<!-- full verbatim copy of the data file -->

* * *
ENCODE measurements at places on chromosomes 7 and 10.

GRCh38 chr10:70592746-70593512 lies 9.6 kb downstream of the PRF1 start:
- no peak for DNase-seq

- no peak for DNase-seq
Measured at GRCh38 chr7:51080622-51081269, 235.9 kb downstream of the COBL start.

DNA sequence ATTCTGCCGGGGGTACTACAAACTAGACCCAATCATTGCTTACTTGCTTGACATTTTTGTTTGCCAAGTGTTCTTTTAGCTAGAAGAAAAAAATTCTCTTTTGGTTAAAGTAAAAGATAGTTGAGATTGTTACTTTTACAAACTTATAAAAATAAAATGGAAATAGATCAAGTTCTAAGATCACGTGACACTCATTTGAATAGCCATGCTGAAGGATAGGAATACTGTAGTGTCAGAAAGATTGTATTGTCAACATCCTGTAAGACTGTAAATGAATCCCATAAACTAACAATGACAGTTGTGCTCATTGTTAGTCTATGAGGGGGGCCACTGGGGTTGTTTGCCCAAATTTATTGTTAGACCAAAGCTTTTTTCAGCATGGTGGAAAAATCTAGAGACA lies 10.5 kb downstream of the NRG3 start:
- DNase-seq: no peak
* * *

ENCODE measurements at places on chromosomes 7 and 10.

GRCh38 chr10:70592746-70593512 lies 9.6 kb downstream of the PRF1 start:
- no peak for DNase-seq

- no peak for DNase-seq
Measured at GRCh38 chr7:51080622-51081269, 235.9 kb downstream of the COBL start.

DNA sequence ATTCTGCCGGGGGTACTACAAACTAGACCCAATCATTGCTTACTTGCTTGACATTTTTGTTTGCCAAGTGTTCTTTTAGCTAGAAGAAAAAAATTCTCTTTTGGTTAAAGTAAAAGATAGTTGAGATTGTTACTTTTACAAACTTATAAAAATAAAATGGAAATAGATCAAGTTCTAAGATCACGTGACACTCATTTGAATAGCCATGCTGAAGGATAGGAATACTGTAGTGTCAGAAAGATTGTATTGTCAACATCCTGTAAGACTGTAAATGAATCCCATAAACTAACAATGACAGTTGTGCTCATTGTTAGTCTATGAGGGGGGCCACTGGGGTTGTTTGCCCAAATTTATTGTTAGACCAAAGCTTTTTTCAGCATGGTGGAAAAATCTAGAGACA lies 10.5 kb downstream of the NRG3 start:
- DNase-seq: no peak